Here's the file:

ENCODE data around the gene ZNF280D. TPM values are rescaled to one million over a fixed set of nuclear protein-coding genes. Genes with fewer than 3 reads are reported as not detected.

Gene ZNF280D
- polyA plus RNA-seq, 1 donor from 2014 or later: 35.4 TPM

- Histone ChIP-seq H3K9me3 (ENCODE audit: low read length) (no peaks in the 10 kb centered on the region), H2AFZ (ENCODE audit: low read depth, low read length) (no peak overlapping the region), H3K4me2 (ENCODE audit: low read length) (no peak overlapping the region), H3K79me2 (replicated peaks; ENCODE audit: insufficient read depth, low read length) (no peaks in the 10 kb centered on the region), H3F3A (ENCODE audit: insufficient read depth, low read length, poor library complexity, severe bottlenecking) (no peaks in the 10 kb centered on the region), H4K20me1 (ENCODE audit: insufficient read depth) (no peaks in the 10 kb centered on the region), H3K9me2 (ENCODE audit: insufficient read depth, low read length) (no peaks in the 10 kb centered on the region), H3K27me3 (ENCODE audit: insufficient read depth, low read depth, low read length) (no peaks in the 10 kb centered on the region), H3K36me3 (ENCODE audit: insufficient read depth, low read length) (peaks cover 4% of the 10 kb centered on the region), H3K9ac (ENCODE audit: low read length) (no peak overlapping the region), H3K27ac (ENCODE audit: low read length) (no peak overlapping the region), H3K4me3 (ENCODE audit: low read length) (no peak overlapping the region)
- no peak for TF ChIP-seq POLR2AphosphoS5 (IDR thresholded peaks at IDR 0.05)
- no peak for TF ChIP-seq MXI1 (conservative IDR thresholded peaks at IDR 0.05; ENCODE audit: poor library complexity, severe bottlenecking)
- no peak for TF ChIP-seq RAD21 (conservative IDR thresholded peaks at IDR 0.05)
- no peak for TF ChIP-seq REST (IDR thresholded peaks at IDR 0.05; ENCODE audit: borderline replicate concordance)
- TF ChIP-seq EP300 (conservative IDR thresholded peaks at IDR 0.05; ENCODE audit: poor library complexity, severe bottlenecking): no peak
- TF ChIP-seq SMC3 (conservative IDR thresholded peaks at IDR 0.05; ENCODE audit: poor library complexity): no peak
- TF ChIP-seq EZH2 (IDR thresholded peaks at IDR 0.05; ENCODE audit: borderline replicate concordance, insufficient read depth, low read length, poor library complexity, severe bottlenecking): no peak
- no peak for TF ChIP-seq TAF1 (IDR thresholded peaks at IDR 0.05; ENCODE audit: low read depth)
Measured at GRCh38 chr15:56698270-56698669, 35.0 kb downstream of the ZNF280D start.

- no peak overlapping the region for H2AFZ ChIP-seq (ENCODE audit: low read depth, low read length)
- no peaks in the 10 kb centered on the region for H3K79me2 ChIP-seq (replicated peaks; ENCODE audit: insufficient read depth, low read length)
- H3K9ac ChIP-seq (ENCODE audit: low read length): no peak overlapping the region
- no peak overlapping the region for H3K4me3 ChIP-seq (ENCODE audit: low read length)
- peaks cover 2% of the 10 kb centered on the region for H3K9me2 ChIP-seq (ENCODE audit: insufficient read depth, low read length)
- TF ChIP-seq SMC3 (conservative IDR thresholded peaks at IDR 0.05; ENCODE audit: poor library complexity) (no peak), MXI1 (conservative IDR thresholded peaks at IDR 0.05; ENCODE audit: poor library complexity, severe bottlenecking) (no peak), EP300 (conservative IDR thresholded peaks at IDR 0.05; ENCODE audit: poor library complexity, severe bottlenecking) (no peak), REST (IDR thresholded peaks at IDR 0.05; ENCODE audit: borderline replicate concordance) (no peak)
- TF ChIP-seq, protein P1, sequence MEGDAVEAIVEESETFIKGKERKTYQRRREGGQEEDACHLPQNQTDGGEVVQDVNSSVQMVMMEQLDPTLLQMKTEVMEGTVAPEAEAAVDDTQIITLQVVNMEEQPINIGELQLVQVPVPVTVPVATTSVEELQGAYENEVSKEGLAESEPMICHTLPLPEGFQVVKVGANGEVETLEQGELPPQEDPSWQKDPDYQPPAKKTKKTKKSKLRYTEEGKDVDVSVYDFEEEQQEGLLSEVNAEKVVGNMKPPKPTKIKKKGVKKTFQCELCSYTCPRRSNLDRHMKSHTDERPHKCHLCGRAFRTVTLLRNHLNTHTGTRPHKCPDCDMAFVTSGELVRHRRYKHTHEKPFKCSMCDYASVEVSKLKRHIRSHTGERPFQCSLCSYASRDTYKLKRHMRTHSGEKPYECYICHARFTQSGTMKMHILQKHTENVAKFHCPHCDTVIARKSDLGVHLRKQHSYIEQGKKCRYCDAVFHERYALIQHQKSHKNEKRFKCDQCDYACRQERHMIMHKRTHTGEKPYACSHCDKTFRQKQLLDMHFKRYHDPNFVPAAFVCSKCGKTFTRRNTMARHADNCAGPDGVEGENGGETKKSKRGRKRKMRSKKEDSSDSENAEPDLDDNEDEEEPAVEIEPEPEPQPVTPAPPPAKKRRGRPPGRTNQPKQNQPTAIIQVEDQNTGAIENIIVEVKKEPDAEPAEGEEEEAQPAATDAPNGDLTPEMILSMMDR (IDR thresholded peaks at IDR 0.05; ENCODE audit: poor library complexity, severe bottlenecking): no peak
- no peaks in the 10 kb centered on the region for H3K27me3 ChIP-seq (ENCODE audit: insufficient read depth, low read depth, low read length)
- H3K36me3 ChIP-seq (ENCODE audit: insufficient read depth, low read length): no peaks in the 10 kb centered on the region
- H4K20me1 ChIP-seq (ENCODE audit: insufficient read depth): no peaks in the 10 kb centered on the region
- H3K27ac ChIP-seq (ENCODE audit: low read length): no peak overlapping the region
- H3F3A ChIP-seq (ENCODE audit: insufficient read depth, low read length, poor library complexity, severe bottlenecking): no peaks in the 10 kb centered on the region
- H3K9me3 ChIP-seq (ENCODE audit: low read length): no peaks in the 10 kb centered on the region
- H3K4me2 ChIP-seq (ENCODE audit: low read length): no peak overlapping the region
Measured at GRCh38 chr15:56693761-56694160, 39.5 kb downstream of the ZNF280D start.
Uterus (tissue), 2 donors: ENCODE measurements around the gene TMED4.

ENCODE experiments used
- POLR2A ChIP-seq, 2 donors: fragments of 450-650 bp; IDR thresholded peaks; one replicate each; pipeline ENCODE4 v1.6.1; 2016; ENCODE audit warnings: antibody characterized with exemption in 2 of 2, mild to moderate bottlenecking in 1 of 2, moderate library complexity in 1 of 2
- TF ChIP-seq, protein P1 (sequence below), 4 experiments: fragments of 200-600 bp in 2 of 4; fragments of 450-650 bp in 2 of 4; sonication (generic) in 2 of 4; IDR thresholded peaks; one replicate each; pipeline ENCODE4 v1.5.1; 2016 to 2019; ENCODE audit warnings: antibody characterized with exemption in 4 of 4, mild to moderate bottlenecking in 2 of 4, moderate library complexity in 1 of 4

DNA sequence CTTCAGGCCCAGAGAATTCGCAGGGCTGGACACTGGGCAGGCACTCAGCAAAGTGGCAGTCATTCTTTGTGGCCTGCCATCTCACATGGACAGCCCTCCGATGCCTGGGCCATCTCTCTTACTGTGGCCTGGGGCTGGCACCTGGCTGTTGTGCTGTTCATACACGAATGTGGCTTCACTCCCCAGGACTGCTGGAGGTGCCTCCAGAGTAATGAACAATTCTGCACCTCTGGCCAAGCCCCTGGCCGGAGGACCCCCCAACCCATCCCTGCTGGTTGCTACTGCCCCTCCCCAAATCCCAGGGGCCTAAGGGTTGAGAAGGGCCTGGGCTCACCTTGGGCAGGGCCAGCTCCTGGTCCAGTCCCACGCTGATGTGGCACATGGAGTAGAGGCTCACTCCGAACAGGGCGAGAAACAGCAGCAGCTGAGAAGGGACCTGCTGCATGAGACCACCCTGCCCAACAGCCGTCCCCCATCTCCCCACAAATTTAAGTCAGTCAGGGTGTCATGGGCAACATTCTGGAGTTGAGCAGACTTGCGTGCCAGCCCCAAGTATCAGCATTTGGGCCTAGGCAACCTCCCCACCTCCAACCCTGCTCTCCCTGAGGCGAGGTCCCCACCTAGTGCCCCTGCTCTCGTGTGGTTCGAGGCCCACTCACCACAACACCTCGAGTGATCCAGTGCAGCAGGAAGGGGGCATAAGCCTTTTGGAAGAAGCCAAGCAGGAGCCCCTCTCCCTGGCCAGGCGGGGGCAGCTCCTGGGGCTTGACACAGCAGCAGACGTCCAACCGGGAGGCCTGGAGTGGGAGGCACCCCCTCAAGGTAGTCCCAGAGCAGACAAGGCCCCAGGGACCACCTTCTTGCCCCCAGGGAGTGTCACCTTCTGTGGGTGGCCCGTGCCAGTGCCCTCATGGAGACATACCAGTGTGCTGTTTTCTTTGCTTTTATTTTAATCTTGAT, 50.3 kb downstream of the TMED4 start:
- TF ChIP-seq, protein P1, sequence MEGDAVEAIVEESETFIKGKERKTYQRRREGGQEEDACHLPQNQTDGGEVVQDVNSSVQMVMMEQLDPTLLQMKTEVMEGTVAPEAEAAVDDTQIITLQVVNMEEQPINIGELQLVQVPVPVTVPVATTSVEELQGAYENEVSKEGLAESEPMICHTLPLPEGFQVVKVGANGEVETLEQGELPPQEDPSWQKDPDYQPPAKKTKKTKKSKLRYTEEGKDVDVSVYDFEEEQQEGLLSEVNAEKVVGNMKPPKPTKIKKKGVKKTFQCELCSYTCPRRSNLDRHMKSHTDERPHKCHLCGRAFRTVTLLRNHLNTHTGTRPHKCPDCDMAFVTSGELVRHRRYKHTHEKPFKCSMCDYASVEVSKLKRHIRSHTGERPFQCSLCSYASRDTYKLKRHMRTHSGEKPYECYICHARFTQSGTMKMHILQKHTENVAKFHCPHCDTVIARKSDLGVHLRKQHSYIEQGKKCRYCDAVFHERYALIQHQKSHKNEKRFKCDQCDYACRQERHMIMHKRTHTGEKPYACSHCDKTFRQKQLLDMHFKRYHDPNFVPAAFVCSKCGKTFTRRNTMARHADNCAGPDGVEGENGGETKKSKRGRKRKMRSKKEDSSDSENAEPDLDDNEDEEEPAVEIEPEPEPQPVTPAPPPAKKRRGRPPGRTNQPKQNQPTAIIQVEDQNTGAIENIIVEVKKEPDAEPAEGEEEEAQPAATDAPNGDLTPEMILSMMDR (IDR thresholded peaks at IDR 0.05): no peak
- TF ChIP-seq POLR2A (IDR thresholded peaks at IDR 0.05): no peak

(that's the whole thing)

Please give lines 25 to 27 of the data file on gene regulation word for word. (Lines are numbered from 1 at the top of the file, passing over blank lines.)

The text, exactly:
- H3F3A ChIP-seq (ENCODE audit: insufficient read depth, low read length, poor library complexity, severe bottlenecking): no peaks in the 10 kb centered on the region
- H3K9me3 ChIP-seq (ENCODE audit: low read length): no peaks in the 10 kb centered on the region
- H3K4me2 ChIP-seq (ENCODE audit: low read length): no peak overlapping the region